Dogs, Heaven & Heartache
This is a tribute, a pool of memories and a heavy heartache.
It's the one year anniversary of the passing of both of my dogs. We never would have expected to lose them within a month of one another. For all of those who know me, my family and friends, you also know this story too well yet it is a story I relive, day in, day out and as a writer, I write about what I live.
I had two dogs and they were the loves of my life. They were my children.
Buddy was 13 going on 14 yrs of age. We adopted him from a shelter when he was 4 months old. He was a Flat Coat Retriever, actually a sought after and very expensive breed. The people who gave him up were living in a small apartment, leaving him there for 10 hours each day unattended and he consistently barked and destroyed things while they were absent (big surprise).
He was a wild puppy. He barked all the time. He definitely mistaken me for a fellow canine and wanted to play with me and throw me around. He destroyed my bike helmet, speaker stands, spoon couch, coffee table, photo album (the only thing I couldn't replace - black and whites of my Grandmother and family)yet nothing belonging to my husband.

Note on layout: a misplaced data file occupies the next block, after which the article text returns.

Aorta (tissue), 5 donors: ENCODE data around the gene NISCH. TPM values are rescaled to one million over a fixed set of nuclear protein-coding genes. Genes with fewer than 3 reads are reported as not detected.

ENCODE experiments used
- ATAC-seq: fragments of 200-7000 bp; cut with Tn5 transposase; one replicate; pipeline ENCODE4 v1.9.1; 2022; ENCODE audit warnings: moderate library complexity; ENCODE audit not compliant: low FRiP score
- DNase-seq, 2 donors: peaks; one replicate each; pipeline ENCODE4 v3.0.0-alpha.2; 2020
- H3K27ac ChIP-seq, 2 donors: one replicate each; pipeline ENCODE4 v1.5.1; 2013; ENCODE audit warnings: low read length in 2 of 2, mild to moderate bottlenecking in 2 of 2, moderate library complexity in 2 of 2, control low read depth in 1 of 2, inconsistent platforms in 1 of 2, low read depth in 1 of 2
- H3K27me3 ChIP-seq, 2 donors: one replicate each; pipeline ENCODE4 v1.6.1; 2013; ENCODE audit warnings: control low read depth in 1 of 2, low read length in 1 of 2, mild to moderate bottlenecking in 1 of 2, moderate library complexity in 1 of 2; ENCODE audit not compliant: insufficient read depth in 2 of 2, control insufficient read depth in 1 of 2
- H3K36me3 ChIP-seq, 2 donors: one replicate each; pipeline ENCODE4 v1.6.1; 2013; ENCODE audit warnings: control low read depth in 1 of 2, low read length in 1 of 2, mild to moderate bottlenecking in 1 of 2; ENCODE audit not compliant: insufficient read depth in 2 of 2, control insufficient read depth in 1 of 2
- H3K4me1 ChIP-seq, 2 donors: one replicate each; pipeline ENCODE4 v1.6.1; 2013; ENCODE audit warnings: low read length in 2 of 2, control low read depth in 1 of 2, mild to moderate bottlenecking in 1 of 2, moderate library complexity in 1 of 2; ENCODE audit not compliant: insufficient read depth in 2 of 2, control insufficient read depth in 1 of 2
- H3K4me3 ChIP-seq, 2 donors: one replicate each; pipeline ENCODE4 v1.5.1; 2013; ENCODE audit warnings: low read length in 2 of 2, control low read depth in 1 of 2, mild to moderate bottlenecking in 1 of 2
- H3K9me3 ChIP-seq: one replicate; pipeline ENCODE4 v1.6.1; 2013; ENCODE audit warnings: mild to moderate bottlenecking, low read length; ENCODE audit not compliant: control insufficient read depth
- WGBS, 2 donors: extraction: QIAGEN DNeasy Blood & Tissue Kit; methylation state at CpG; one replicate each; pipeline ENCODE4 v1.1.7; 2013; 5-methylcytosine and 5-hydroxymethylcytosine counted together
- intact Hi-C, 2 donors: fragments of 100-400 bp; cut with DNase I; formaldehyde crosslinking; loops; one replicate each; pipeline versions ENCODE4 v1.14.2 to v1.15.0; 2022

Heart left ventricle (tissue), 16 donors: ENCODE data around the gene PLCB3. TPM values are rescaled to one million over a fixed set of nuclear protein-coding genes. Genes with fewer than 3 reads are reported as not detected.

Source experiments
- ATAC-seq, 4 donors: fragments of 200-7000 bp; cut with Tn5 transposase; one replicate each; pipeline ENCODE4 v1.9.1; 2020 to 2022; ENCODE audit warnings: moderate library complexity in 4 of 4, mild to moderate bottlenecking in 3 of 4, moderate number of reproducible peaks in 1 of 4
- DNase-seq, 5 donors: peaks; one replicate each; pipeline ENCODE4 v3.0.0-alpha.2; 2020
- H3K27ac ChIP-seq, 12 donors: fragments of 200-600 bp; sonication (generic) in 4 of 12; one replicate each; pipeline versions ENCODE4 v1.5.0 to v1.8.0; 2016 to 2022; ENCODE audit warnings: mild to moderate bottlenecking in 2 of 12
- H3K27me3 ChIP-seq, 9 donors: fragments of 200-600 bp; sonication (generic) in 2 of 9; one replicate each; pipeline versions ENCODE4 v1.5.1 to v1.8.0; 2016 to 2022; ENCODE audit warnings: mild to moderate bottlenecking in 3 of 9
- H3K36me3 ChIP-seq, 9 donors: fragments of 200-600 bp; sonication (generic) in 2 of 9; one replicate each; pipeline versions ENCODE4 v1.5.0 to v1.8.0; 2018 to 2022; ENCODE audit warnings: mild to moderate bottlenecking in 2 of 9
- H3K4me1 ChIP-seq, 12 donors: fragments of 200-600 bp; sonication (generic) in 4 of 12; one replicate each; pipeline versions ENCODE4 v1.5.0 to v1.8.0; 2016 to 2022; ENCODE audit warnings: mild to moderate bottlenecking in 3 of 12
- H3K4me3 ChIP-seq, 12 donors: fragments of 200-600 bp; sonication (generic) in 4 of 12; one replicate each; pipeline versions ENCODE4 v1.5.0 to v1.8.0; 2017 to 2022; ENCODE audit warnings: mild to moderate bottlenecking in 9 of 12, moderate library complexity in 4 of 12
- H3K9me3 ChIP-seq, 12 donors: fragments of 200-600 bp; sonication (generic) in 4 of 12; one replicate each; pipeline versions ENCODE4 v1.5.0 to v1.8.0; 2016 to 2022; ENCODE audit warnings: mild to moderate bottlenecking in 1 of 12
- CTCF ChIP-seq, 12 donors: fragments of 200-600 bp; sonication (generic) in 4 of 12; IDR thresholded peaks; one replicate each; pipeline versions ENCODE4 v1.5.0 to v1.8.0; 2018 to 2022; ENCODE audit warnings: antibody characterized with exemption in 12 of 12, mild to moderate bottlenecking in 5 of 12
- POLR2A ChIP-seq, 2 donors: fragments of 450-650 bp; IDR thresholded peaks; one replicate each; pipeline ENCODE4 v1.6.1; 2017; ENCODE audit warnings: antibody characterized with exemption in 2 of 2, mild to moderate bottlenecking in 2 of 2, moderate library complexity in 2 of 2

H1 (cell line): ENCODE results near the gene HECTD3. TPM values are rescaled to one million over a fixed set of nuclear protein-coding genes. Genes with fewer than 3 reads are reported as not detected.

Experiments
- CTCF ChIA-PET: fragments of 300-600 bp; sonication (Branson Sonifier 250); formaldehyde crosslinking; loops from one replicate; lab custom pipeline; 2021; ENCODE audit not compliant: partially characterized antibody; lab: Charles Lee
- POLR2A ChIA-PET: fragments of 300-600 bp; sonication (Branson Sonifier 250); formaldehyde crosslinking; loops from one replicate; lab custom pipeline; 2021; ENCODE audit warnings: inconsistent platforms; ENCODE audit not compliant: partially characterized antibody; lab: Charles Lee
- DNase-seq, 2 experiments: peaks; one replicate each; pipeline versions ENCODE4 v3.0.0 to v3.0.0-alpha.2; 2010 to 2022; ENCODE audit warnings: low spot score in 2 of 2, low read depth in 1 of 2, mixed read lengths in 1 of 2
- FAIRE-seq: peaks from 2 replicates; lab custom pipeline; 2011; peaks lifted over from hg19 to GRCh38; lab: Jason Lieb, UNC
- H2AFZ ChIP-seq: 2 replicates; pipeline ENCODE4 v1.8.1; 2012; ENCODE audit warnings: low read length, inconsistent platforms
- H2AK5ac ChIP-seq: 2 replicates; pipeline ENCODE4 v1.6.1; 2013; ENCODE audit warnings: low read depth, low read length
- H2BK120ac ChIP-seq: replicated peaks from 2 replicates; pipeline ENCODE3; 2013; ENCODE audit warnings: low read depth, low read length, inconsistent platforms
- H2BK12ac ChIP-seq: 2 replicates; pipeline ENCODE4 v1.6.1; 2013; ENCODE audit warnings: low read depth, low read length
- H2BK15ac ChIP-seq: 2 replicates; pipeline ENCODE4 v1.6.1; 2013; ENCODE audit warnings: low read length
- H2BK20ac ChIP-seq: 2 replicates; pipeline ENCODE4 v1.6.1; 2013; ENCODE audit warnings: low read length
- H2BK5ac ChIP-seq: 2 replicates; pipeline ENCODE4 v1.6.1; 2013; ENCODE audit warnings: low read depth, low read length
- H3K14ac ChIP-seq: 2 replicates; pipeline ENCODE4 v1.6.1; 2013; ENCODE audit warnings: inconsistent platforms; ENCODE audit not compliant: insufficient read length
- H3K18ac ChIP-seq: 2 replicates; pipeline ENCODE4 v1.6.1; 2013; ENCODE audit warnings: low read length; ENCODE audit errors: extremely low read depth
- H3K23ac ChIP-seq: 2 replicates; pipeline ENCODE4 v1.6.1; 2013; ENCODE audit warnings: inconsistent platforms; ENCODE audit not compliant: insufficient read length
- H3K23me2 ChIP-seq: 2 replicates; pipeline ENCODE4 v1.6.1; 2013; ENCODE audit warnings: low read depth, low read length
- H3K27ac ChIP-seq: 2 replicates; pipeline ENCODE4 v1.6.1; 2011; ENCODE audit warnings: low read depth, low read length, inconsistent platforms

He ate a challah (cooling off in the kitchen before Shabbos. He drank wine (that my late father-in-law spilled all over the floor). He emptied the knife drawer without enduring a single cut. He use to escape from the groomer and be waiting for us outside - ditto for daycare and he thought it was really funny when we brought him to dog runs and he refused to come to us when it was time to leave. That would go on for sometimes over an hour until we were able to build a "posse" of other dog owners - whose dogs did return to them.
We brought him everywhere and on all of our vacations. We never left him in the hotel room or tent. We never placed him in a kennel and he even came to my friends wedding in Toronto (shout out to Mitch Lerner).
He ran on the beach in Maine and climbed to the Notch in Vermont. He stayed beside me in bed when I was sick and watched over me. He waited for me to return home from work every day so we could go on our walk or run. He hung out with my Dad when he was sick and watched over him.